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01/14/2020
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WorkScoop

Washington state takes another shot at a privacy act

As Washington state’s legislative session opened Monday, lawmakers resumed their talks about creating a comprehensive consumer-privacy law for their residents on par with a landmark measure that just went into effect in California. Though Washington’s previous run at such law fizzled in the state House of Representatives last spring after passing the Senate 46-1, the effort has a new ally this year in Katy Ruckle, the state’s newly appointed chief privacy officer. "I think Washington residents have a right to expect that entities handle their personal information securely and responsibly," said Ruckle, who told StateScoop she plans to spend the next 60 days helping lawmakers pass the Washington Privacy Act. Colin Wood reports.


A Message From AWS Educate

With over 1,500 institutions and hundreds of thousands of students who use AWS Educate, we wanted to take you on a trip around the world and highlight how students are learning and innovating with the cloud. Learn more.


Report Cyberthreats got more sophisticated last year

Cybersecurity threats to IT organizations, especially state and local governments, got more sophisticated in 2019, pressing tech officials to get more aggressive in how they defend their networks and conduct incident response after the attack, according to a report published Tuesday by the information security firm CrowdStrike. The company found that the five most common malware infections it helped its clients with last year — including the Ryuk ransomware virus — came from criminal groups, some of which appear to be collaborating with each other. Thomas Etheridge, CrowdStrike’s vice president of services, told StateScoop that IT leaders need to be more mindful of their third-party vendors and their employees cyber hygiene. Benjamin Freed has more.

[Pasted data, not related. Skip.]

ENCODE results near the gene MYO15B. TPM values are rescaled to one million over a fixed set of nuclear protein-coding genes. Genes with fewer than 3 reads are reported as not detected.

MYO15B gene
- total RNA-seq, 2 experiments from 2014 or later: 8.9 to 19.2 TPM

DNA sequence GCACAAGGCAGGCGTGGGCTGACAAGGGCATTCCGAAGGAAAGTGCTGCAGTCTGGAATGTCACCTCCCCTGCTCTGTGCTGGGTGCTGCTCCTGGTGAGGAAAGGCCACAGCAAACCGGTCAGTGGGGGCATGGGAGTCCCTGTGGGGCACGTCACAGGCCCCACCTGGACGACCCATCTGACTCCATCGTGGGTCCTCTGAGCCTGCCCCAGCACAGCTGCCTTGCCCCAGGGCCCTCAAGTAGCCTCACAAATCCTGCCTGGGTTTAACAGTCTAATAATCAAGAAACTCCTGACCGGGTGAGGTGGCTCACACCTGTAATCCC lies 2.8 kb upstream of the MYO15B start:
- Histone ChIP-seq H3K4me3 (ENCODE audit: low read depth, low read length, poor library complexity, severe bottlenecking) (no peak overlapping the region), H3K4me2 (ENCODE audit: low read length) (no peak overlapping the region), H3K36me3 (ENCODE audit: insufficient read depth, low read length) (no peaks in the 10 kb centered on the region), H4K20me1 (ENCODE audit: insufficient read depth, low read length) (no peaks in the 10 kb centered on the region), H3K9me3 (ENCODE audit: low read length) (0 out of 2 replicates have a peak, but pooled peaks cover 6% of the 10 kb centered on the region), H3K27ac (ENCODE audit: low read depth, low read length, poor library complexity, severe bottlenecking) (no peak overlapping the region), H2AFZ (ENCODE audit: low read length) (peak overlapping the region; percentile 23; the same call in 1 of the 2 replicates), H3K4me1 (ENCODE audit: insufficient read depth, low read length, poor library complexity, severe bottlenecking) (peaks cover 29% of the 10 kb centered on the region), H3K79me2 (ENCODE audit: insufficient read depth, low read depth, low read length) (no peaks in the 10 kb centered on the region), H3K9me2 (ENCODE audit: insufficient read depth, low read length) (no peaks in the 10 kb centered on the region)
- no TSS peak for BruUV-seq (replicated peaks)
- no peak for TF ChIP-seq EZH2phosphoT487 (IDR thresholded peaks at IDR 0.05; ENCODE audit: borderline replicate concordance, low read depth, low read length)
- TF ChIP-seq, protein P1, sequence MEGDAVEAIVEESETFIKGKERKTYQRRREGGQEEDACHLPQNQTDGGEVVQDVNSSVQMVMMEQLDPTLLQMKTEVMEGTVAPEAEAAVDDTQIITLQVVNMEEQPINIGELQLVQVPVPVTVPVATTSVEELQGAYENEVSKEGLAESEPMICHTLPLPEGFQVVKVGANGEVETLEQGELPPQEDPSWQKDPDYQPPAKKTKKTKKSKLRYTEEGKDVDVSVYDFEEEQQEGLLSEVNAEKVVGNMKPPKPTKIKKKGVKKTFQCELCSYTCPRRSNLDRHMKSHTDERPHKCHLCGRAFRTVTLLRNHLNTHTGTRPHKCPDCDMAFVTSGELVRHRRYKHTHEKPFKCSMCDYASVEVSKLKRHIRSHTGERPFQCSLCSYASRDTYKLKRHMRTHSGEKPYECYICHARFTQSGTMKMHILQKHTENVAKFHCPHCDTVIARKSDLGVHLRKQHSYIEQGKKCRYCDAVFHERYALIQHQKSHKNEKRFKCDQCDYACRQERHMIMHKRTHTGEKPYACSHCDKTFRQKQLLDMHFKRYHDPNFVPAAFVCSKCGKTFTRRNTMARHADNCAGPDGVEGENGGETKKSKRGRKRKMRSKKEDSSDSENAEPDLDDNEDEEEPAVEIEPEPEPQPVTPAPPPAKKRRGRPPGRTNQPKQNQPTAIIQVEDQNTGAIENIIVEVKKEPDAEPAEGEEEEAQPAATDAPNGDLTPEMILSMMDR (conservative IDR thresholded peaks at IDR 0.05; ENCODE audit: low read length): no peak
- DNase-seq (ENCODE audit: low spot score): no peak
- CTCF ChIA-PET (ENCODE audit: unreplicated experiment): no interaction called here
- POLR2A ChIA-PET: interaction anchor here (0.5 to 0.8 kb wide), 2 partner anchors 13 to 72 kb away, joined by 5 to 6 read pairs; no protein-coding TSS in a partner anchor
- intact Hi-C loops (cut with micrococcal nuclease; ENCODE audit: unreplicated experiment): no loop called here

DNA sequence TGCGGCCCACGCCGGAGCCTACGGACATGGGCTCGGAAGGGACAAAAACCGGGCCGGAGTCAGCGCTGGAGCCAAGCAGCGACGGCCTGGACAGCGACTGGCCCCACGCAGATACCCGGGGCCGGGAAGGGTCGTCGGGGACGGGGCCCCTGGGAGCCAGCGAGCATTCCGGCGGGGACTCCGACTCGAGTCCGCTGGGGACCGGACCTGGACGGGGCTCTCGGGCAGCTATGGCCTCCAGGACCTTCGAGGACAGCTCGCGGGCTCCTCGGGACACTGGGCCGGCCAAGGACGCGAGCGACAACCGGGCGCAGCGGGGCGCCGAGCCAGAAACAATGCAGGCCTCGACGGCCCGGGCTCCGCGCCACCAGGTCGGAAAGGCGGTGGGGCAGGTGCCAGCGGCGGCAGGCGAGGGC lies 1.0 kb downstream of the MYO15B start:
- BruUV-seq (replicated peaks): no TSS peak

Cities need specialists to keep pace with emerging tech, experts say

At the Consumer Electronics Show in Las Vegas last week, a group of speakers said that local governments building "smart city" programs can easily get lost in the flood of internet-connected devices marketed as the solutions to all their problems Jen Harder, the senior product director for FirstNet, the federal government’s public-safety mobile network, suggested cities hire people specifically to oversee pilot projects of new technologies. Some may call those people innovation officers; the panel referred to them as "lookers." Ryan Johnston has details.


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Planning guide offers agencies detailed strategies for transformational moves to the cloud

As agencies look to adopt the most appropriate cloud services, they would benefit from creating a tactical plan that pairs business capabilities with an appropriate cloud-service model. According to a digital transformation guidebook, tactical planning can be broken into a five-step process to better help leaders walk through the cloud modernization process safely and effectively. Read Salesforce’s Digital Transformation Journey Guidebook.


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